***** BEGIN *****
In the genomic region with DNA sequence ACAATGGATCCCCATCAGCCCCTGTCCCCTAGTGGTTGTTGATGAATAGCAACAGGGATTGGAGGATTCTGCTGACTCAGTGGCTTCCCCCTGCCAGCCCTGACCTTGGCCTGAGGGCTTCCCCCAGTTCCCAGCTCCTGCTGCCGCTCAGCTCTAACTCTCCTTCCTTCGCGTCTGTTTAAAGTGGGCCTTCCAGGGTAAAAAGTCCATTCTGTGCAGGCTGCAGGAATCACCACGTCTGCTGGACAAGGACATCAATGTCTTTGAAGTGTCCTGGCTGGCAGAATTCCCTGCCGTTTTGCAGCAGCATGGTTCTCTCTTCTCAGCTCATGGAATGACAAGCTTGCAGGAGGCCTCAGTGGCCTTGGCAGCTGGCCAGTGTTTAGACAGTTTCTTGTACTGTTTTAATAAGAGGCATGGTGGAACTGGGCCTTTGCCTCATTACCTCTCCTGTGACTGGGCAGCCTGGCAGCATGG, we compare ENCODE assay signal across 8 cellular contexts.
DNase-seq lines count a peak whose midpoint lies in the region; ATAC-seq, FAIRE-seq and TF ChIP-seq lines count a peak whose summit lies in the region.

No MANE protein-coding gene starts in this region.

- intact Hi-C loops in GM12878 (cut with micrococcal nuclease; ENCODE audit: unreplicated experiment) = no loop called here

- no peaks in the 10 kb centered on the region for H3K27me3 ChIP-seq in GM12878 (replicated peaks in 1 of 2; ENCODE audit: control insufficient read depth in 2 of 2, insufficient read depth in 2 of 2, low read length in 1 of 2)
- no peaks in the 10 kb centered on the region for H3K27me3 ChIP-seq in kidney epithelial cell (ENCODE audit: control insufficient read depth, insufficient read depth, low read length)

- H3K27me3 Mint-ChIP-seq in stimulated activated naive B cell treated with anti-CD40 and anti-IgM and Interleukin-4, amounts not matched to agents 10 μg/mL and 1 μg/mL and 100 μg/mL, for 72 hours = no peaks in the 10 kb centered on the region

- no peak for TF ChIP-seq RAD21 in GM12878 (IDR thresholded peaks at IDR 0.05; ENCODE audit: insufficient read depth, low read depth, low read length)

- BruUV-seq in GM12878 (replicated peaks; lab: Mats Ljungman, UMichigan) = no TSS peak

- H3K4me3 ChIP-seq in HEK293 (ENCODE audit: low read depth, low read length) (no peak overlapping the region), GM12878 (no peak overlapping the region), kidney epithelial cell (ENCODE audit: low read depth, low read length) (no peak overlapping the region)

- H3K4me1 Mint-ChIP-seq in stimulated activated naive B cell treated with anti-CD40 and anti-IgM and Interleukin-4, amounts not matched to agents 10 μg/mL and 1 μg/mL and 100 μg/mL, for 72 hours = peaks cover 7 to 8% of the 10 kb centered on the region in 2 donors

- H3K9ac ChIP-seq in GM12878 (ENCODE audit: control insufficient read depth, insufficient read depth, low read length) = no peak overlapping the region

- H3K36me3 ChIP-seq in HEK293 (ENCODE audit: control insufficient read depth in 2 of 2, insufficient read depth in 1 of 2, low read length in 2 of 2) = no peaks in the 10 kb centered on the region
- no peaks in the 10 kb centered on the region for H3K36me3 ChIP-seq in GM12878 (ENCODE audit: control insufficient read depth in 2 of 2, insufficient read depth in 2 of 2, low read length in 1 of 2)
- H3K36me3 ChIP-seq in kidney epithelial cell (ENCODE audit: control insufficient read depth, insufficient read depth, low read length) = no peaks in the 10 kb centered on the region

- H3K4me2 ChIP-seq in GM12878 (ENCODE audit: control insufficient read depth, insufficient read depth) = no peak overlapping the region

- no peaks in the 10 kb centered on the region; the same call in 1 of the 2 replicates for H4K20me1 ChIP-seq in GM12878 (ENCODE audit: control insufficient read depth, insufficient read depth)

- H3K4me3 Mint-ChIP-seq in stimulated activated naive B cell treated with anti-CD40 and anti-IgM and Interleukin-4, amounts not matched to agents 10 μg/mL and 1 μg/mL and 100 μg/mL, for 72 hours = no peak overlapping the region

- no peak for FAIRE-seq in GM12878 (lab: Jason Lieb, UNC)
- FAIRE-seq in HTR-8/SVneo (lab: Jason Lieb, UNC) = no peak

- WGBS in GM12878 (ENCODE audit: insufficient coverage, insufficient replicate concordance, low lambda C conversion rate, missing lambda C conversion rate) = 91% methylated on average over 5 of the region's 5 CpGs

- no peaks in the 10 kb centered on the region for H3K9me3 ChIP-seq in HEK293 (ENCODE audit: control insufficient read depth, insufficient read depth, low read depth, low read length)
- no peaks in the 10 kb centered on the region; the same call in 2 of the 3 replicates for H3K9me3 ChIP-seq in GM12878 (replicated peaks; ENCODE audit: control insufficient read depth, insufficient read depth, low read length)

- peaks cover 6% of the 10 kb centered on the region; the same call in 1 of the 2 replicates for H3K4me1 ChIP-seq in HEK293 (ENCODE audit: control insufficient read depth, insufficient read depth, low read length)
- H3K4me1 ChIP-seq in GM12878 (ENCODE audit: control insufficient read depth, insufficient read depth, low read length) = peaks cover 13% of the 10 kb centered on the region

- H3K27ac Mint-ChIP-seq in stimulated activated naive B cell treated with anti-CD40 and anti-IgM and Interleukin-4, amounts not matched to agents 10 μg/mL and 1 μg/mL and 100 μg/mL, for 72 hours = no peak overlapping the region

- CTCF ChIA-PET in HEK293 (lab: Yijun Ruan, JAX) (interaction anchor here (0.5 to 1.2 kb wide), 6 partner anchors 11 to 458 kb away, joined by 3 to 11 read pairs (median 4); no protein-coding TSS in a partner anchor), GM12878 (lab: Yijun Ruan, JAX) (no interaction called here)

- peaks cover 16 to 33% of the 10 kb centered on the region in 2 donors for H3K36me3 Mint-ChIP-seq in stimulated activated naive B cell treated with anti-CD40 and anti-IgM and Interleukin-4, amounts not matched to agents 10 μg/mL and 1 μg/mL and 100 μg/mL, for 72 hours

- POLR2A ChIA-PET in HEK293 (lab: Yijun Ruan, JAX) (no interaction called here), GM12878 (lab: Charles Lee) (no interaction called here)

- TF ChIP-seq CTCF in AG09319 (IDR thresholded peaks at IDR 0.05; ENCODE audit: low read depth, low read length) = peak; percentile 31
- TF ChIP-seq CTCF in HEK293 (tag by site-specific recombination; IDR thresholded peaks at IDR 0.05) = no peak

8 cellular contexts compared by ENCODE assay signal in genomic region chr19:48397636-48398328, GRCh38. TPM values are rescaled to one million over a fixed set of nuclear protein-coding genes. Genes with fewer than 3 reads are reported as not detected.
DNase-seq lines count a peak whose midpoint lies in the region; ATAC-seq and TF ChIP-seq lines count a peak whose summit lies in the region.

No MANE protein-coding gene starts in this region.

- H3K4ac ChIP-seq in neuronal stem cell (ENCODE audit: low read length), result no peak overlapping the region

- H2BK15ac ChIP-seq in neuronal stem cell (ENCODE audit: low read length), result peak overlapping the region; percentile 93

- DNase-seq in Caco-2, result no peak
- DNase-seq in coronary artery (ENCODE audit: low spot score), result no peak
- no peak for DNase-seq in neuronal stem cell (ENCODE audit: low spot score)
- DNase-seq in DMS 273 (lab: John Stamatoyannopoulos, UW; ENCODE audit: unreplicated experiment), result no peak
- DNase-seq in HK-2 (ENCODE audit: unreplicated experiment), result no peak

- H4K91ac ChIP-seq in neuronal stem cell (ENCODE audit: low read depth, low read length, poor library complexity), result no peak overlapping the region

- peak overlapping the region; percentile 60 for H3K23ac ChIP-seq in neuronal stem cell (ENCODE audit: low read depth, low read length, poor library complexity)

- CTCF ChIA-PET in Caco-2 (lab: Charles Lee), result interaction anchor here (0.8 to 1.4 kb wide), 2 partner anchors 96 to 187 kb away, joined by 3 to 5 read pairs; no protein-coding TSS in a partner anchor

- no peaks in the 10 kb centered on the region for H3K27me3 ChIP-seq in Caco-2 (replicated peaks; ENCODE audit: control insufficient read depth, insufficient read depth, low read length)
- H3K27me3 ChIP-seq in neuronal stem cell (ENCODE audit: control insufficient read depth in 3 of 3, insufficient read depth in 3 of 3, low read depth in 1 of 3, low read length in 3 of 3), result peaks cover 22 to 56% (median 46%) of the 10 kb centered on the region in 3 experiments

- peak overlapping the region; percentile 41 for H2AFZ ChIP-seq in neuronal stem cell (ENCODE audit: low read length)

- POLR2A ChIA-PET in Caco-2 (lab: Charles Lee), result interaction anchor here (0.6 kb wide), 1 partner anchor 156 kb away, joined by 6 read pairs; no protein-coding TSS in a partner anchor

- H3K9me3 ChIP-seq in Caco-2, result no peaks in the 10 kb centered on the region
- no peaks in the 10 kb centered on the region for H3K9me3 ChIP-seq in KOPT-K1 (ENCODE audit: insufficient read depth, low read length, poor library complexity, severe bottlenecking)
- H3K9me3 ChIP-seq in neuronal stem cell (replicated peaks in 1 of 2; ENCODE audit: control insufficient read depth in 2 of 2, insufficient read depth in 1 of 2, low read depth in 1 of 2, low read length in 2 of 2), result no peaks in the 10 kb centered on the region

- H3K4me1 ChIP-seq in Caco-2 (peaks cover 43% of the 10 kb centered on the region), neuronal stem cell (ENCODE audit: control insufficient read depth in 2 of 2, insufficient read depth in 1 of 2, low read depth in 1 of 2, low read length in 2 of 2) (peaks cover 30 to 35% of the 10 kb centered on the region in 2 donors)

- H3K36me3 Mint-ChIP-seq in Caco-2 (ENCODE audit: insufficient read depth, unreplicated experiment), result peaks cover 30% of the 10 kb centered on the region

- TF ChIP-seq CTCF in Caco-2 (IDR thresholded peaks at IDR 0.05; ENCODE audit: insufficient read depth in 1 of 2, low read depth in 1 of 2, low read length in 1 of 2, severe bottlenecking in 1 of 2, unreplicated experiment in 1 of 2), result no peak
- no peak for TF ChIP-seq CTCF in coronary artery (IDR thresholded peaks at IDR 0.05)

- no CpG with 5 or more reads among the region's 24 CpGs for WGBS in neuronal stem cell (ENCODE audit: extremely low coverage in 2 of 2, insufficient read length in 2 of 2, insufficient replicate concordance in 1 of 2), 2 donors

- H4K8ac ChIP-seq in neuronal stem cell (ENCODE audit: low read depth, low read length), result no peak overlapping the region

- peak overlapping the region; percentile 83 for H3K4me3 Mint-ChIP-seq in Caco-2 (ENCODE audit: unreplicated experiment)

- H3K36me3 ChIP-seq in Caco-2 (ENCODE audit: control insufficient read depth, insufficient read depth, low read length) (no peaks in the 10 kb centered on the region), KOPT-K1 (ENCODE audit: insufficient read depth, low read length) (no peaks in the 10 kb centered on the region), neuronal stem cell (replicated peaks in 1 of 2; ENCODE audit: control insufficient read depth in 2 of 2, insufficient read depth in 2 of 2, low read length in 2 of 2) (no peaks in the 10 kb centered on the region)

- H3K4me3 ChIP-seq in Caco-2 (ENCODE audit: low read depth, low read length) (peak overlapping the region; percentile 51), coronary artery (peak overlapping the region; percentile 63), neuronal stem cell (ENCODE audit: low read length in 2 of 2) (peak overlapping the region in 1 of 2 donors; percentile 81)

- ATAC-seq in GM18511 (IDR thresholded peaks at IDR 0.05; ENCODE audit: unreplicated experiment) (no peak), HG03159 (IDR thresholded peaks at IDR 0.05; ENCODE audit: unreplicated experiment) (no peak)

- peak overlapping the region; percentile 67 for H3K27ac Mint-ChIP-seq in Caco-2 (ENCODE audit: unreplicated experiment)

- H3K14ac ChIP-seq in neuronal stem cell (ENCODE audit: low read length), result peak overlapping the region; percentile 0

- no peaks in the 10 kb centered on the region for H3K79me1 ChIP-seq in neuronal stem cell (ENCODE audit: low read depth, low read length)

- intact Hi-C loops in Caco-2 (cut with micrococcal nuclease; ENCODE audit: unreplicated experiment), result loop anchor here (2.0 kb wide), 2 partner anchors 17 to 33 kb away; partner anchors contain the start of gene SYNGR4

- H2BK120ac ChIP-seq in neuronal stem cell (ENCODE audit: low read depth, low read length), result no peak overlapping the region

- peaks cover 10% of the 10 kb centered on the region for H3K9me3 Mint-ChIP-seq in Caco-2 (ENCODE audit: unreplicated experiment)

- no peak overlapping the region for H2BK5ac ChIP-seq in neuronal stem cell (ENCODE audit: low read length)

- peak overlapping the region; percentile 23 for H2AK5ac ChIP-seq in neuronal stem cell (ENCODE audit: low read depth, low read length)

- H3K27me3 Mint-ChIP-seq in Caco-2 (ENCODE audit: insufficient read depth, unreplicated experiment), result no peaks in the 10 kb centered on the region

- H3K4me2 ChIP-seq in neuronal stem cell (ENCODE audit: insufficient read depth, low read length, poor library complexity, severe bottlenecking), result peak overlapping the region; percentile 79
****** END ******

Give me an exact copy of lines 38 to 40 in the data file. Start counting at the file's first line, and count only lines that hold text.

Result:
- DNase-seq in coronary artery (ENCODE audit: low spot score), result no peak
- no peak for DNase-seq in neuronal stem cell (ENCODE audit: low spot score)
- DNase-seq in DMS 273 (lab: John Stamatoyannopoulos, UW; ENCODE audit: unreplicated experiment), result no peak